Used properly, a patient community can be a precious resource for treatment ideas, understanding, empathy, ties to financial and transportation assistance, and to finally not feel so alone in what you're going through. I hope you seek that camaraderie in your preferred social venues, be they online, faith-based, etc.
You can find the EHE group at https://www.facebook.com/groups/EHEcancer/
Monday, January 19, 2015
Thursday, January 15, 2015
My husband and I have long joked that I need to wear a sign like the one in the movie 28 Days, "Confront me if I do not ask for help." It's an acknowledgement of my stubborn ways and the fact that I sometimes make things harder for myself by being too intent on doing something on my own without help.
Lately I'm becoming aware of another warning I might need to wear, similar to the defiant threat from the babysitter in Adventures in Babysitting: "Don't f*** with the babysitter." Don't mess with me. I do not play around, I mean serious business and I generally do not consider losing an option.
Forget about all the struggle of the past four years to diagnose, treat, and overcome medical problems of life-changing proportions; this was a character trait from the very beginning I think. I've never dealt well with being told something was impossible or too hard or not for girls or any other artificial limitations. I'm the little girl who jumped off 5ft boulders and flapped her arms trying to fly, almost every day. For years. (R. Kelly had nothing on the amount of belief in me.)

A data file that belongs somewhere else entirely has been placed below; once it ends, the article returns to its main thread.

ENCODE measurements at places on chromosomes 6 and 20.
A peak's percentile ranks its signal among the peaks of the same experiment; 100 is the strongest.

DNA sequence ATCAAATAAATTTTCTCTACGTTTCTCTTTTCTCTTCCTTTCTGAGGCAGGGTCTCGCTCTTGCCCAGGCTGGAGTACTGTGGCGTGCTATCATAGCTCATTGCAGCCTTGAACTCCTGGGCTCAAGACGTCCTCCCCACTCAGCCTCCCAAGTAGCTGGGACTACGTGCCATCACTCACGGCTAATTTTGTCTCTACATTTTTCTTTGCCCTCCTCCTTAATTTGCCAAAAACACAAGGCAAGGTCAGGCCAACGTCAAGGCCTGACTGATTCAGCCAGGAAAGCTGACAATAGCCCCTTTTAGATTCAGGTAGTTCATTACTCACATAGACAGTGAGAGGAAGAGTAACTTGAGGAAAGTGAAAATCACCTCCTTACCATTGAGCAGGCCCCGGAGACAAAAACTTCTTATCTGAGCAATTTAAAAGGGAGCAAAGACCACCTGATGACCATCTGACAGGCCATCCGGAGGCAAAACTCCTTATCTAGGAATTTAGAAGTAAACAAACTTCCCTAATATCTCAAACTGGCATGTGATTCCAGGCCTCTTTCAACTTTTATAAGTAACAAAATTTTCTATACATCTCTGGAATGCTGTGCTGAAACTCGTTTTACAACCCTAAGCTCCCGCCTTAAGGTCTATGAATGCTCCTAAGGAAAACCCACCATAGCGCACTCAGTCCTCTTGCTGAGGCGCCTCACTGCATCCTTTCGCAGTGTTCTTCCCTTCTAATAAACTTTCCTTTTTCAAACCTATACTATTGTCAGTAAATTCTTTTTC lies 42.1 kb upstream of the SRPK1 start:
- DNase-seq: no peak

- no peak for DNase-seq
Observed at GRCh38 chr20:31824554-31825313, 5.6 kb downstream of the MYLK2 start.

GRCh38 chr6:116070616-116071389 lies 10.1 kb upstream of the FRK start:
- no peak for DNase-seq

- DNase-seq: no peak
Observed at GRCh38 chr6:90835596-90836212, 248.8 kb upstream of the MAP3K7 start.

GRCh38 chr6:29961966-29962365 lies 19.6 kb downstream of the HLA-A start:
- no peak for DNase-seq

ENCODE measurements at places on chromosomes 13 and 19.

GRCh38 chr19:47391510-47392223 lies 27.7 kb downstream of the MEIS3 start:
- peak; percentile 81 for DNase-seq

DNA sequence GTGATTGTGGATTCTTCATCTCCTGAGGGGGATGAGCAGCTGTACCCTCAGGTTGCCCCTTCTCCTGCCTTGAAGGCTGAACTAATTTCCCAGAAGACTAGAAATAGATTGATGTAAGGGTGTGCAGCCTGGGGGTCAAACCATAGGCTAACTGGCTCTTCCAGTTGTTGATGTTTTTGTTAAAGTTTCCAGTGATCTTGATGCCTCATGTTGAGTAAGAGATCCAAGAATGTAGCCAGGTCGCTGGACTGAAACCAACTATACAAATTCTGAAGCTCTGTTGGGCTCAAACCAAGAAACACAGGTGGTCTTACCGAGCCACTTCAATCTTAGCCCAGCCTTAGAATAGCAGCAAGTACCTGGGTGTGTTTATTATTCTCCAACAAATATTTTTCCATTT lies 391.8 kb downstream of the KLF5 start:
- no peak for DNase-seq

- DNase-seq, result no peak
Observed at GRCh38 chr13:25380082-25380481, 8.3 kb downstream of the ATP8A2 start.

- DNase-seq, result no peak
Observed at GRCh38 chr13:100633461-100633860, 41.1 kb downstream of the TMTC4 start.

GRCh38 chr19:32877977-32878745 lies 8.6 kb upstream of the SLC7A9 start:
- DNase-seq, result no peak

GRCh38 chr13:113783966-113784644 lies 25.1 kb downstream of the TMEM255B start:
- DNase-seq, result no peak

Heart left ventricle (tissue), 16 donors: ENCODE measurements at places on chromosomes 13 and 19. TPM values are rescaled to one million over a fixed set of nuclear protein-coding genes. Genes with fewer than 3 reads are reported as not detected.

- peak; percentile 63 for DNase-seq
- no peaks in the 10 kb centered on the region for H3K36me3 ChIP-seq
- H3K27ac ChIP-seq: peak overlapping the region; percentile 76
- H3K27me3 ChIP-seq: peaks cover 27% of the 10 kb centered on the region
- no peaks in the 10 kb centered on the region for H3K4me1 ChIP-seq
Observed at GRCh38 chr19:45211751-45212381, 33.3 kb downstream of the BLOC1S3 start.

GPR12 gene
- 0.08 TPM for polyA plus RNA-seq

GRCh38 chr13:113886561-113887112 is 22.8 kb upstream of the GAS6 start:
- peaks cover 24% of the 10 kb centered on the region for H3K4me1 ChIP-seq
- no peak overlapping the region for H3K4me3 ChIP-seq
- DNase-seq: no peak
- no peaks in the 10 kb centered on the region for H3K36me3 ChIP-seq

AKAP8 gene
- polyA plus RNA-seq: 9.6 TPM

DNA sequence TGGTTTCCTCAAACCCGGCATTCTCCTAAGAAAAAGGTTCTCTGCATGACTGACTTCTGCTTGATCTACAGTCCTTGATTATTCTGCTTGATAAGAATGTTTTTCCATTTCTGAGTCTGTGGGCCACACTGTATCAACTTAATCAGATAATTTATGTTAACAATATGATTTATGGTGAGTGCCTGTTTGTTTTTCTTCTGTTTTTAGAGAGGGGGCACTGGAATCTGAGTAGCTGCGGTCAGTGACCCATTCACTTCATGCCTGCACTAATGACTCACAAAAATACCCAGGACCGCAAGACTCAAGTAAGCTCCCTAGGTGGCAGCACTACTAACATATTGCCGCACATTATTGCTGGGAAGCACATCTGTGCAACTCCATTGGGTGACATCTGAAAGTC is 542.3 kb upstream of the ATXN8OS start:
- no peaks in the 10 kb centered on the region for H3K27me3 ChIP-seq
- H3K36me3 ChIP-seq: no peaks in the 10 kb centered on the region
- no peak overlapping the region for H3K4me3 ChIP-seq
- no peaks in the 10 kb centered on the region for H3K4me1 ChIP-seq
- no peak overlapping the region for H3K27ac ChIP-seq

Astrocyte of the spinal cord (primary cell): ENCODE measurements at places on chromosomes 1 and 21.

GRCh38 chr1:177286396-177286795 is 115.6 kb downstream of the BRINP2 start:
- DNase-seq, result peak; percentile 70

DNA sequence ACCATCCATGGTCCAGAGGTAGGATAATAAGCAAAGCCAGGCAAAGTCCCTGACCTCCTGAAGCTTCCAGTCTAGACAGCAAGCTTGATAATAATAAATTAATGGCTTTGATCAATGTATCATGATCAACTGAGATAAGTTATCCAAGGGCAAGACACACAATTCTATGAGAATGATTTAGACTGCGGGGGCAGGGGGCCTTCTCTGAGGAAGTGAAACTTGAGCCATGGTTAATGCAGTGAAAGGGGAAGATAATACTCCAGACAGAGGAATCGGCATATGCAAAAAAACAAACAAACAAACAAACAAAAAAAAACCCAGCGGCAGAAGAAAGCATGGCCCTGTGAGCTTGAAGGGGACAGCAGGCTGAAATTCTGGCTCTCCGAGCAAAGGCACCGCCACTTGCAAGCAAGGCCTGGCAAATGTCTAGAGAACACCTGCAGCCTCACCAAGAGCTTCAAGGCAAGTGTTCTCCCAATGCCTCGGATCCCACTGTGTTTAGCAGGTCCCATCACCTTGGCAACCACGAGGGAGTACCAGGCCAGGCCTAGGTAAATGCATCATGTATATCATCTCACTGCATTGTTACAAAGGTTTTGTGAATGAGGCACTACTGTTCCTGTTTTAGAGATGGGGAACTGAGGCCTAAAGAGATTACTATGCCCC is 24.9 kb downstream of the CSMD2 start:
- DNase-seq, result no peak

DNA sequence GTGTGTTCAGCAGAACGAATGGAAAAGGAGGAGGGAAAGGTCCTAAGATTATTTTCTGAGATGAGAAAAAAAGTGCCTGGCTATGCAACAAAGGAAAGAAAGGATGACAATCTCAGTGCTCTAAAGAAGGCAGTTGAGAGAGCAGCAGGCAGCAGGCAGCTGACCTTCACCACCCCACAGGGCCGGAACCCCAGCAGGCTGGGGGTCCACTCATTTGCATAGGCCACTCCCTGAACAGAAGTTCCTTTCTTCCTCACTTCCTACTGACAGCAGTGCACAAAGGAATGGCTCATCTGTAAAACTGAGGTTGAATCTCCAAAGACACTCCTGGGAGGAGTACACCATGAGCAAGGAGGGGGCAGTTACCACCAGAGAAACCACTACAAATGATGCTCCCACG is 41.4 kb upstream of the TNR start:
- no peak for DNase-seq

This tenacity has manifested in a variety of ways in my working and private life. For example, I'm terrific at finding things. All sorts of lost things. "The such-and-such file folder is missing; no one can find it." Oh yes I can. Watch me. I have a fairly good eye for detail and an uncanny ability to remember where I've last seen something, be it a physical or a digital file.